Apr 16, 2023
by Karl Smith
Levi’s and Slam Jam Give New Life to Old 501® Jeans With Japan-Made Deadstock
by Karl Smith
Apr 16, 2023

In a sense, Levi’s has always been committed to sustainability and circularity as a part of its business model. The brand is best known for hard-wearing, long-lasting denim – clothing design to be worn and worn again. A cursory glance at the rails of any thrift or vintage store – or, where rarer pieces are concerned, resale sites like Grailed – will tell you that Levi’s jeans and denim jackets often outlast their owners.

More recently the brand has operated its own take-back programs and even worked with Renewcell to push that cycle more overtly, collaborating on the Circular 501® – jeans made from liquified jeans using the Swedish company’s technology. According to Levi’s, its Water<Less® program has saved 3,000,000,000 liters of water since 2011 and recycled a further 5,000,000,000.

Not to mention those liters undoubtedly saved by telling consumers that they don’t need to wash their jeans.

All of this is to say that, in a lot of ways, Levi’s has been setting the standard for a while now. And this latest collaboration – with the Italian cult streetwear store turned cult streetwear label Slam Jam, released to celebrate the 150th anniversary of the 501® – is a continuation of that ethos.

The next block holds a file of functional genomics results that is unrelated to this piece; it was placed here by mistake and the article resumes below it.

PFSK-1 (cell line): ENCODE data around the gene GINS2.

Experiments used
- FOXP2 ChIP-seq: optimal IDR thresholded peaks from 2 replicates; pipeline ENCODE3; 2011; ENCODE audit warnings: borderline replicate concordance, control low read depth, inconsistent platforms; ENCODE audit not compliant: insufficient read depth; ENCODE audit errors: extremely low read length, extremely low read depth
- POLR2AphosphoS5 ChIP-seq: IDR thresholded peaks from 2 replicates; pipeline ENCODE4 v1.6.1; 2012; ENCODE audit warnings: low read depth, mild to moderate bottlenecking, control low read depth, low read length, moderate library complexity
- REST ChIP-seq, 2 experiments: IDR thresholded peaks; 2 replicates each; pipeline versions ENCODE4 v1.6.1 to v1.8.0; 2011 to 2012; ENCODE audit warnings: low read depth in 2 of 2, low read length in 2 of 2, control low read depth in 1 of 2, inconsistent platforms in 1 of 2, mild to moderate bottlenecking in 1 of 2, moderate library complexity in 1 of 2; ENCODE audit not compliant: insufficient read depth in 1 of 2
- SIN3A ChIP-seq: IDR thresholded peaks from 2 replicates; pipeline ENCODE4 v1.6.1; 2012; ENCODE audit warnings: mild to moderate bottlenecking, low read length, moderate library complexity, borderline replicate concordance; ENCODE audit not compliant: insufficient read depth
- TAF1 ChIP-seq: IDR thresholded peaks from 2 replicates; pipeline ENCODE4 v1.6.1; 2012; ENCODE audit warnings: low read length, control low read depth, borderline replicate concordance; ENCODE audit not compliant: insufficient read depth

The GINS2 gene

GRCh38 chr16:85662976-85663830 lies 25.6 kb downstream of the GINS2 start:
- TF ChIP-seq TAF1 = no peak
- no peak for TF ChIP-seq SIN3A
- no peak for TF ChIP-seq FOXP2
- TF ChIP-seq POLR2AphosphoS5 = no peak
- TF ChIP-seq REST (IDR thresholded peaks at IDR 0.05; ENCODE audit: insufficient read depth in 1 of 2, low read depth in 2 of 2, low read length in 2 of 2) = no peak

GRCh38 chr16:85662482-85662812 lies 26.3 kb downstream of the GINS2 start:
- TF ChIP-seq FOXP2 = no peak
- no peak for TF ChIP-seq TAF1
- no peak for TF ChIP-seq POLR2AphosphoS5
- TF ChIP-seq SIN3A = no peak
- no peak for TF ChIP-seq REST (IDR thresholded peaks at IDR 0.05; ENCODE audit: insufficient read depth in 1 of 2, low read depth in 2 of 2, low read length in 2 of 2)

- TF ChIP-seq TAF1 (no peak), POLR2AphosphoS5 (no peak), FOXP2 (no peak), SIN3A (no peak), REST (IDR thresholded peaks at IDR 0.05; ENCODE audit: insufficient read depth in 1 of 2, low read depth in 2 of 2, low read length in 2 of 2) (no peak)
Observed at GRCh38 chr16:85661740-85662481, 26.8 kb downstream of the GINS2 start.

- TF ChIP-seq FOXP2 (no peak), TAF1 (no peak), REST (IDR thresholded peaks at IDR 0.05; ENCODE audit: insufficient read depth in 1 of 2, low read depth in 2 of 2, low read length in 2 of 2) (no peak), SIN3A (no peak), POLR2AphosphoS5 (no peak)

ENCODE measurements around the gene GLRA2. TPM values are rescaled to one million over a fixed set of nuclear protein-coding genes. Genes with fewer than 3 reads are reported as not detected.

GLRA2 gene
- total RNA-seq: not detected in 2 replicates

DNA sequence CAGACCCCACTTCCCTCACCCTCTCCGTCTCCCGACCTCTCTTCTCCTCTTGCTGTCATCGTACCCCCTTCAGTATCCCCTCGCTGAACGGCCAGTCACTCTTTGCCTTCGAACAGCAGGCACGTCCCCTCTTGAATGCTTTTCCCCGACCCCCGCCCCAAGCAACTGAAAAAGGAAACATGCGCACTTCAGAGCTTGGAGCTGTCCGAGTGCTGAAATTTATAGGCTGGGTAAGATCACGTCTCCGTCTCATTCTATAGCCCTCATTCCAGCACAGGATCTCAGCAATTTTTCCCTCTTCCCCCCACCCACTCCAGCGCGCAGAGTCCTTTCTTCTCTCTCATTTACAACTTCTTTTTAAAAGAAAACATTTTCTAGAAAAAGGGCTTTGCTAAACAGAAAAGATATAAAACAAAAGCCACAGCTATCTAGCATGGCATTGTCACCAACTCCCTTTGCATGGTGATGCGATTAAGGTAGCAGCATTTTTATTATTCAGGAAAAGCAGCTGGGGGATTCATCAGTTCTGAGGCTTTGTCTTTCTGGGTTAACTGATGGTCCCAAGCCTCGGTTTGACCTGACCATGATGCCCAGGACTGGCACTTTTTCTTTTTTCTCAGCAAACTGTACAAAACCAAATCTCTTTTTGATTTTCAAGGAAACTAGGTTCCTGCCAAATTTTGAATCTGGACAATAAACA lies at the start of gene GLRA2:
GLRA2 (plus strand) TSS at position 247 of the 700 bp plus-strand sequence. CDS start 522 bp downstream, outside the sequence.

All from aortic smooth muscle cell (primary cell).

A two-piece drop comprising high-quality 1955 501® jeans made in Japan and tank tops from 1950 Sportswear Tees, the mini-capsule is made from existing materials only. There’s nothing new here but the design interpretations offered by Slam Jam. In terms of the denim, that manifests in the not-exactly-subtle inclusion of a screen-printed silver silk pattern to the outside leg. The tank top features dual branding to the chest and a toned-down version of the same silver print.

Of course, nothing is perfect. There’s the fact that the 501® denim in question was fabricated in Japan and then flown to Italy for the Slam Jam rework and distributed internationally – which is an awful lot of air miles for a deadstock product. Then there are the more general issues: Levi’s refusal to sign the International Accord for Health and Safety in the Textile and Garment Industry is a huge red flag for the red tab brand. Questions about the impact of its dying processes, too, still remain somewhat open-ended.

Nonetheless, if you’re going to launch an occasion-oriented product then this is more-or-less the best way to do it: using the resources you already have to give a new lease of life to old stock. And, as we head toward Earth Day and toward piles of new product created to “celebrate the planet,” it’s an example that a lot of brands would do well to follow.

The Levi’s® by SLAM JAM 501® anniversary collection is out now, priced at £260 GBP for the jeans and £85 for the tank top, available directly from Levi’s in the UK and Europe. If you’re interested in hearing more about sustainable, circular and otherwise planet-friendlier releases, subscribe to the FUTUREVVORLD mailing list and get the news direct to your inbox.